You go to the typical places to ski, and if you find somewhere you like, you end up going back and spending more time there. You can’t only ski a place once and really feel like you know it. Right now I’m looking out my front window at the hill I grew up skiing in Fernie, BC. It’s pretty amazing to know a hill so well, and know where every hit on the mountain is, and where to go when it snows. I’d love to find somewhere else like that someday.

Home, sweet home. Heule's GMC Safari. PHOTO: Rob Heule
Home, sweet home. Heule’s GMC Safari. PHOTO: Rob Heule

How do you make the money for all of this travel?

During fall here in the city, I hang Christmas lights for a couple of months. That’s a good little chunk of change right before ski season starts. I do that until Christmastime and then start my ski season.

How did you get into sewing? And tell me about RAD Packs. You make those at home in Calgary?

My mom taught me how to sew at age 12 because I wanted to make sweatshirts. I used to get so frustrated and my mom would have to finish making them. But as I got older, I got a little more patient and started doing everything on my own. I’ve been sewing RAD Packs for four years now, and it’s definitely a hobby-slash-project. I’d love to call it a company, but it can’t be one without putting all of my time and energy into it. I like focusing on it when I’m not skiing, and I like being able to sell some bags that people are stoked on.

Not your average hockey-playing Canadian, river surfing is one of Heule's many eccentric hobbies off the mountain. PHOTO: Jay Heule
Not your average hockey-playing Canadian, river surfing is one of Heule’s many eccentric hobbies off the mountain. PHOTO: Jay Heule

Your denim bags were awesome.

Thanks—yeah, [the Red Bull Canada run] were some of the last ones I made out of denim. RAD was originally an acronym for “Recycled All Denim,” but no longer. I’ve kind of moved into working more with wax canvas and some newer materials. It’s a lot nicer than taking apart donated or thrift store pants and putting them back together into backpacks. When you work with new material, you eliminate that ‘taking apart’ step.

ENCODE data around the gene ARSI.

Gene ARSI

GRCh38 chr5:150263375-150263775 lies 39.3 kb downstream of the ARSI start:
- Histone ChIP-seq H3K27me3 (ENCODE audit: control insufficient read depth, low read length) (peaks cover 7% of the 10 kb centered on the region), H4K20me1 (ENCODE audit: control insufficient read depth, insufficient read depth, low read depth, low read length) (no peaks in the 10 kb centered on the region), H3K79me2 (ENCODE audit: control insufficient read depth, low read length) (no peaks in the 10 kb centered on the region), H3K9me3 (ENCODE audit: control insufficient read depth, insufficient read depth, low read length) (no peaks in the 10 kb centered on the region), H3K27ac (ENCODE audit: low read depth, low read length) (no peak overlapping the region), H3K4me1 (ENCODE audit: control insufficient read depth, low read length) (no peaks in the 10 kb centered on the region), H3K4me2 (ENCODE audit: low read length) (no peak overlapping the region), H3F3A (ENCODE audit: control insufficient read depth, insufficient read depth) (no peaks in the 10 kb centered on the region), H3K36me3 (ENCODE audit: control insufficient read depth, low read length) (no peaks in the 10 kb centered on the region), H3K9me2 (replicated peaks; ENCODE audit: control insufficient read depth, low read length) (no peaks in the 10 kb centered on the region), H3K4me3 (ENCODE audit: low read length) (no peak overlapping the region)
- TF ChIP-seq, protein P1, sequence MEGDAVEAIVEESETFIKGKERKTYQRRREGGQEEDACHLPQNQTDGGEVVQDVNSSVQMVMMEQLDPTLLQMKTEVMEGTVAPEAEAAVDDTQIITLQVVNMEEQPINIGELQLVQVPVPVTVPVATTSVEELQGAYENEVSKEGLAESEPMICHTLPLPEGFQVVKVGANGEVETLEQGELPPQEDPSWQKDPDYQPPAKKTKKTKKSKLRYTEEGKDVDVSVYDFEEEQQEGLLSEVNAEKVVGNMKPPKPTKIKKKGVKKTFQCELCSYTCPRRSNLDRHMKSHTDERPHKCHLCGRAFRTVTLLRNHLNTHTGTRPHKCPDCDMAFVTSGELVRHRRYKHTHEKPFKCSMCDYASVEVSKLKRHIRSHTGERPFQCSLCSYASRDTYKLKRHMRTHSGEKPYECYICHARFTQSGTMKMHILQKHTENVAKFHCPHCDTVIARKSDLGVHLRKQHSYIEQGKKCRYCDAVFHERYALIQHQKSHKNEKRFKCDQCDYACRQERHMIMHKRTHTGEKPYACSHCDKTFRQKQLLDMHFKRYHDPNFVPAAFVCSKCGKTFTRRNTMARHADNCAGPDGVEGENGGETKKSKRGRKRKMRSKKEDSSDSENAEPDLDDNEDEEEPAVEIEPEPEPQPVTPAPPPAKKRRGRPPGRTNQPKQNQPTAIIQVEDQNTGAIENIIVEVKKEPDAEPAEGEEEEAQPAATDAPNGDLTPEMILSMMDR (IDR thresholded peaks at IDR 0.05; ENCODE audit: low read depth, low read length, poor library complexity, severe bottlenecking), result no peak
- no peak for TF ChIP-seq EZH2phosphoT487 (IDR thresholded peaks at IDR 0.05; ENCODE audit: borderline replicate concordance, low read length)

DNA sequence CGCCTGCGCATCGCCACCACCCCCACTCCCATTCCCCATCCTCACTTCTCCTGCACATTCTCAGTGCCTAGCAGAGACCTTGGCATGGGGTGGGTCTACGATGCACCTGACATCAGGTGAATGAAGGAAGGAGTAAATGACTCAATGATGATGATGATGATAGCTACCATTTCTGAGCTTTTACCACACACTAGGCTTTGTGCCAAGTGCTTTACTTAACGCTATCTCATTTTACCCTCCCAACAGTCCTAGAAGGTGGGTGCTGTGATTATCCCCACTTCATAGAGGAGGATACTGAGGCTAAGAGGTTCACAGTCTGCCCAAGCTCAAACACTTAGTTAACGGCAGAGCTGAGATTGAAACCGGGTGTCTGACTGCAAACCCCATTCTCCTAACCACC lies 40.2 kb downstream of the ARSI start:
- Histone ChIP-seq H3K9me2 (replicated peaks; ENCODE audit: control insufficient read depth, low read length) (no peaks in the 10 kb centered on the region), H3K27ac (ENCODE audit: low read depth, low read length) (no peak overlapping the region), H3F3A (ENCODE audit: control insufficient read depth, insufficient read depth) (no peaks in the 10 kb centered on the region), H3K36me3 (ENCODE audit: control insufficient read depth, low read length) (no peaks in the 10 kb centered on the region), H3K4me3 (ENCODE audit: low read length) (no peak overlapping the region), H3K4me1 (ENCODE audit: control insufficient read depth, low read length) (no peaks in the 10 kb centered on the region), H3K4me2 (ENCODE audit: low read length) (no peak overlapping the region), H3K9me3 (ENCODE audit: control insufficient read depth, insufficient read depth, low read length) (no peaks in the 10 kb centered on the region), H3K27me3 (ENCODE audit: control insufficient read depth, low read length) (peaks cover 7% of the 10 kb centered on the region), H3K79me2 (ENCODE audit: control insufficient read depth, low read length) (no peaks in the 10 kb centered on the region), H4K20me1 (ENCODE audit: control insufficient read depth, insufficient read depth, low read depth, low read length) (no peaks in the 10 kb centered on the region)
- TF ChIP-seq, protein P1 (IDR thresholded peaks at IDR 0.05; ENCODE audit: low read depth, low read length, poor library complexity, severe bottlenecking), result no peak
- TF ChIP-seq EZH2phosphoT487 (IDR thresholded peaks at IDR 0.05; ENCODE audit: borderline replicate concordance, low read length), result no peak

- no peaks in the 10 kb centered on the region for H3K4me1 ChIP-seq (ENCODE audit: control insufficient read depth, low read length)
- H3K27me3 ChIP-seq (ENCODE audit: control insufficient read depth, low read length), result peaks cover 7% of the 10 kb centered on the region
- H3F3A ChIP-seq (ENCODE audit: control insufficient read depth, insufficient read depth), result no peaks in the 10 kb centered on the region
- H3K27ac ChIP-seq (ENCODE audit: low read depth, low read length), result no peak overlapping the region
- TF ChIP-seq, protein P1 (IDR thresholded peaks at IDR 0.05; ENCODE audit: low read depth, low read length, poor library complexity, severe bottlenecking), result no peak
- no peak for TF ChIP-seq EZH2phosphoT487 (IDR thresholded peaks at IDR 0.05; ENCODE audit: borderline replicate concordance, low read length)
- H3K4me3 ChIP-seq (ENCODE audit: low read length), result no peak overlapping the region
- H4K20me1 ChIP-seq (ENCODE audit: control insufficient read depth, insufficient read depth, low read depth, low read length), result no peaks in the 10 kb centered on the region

So you’re in Level 1’s new movie Pleasure, which means you’re now involved with a major ski production company. What was it like working with Josh Berman and the crew?

I actually only know Josh Berman via email. I’ve never met him before. He seems like a nice guy. I mostly worked with Freedle Coty—he was the main reason I was able to get involved.

I was on a trip with Sämi Ortlieb and we were both cruising around BC skiing some powder. Freedle was nice enough to point the camera at me and press record. It was pretty cool working with him, because he’s seen so much skiing history and progression. He’s very selective about what he likes to shoot, so it was obviously a real honor to have him stoked on my skiing. It’s good that he has a camera pack that he skis with because it slows him down. Otherwise we can’t keep up with him. Hopefully I’ll shoot with Level 1 again, because that was definitely a highlight last winter.

One of Heule's biggest influencers was Anthony Boronowski, who asked Heule to join the team for his company, Joystick Poles. PHOTO: Sämi Ortlieb
One of Heule’s biggest influencers was Anthony Boronowski, who asked Heule to join the team for his company, Joystick Poles. PHOTO: Sämi Ortlieb

Would you say the urge to ski is inescapable?

I’m definitely an avid skier, but my brain doesn’t revolve around skiing 100 percent of the time. It’s amazing to see that dedication to skiing from guys like Tanner and Henrik, but that’s just not how my brain works. I’ve found other things in life that I enjoy; those other things provide a bit of balance. That said, skiing is amazing. Everybody can relate to that, and it’s pretty hard to have something you love more. But I like to have a reset and a refresh to come back stoked on winter.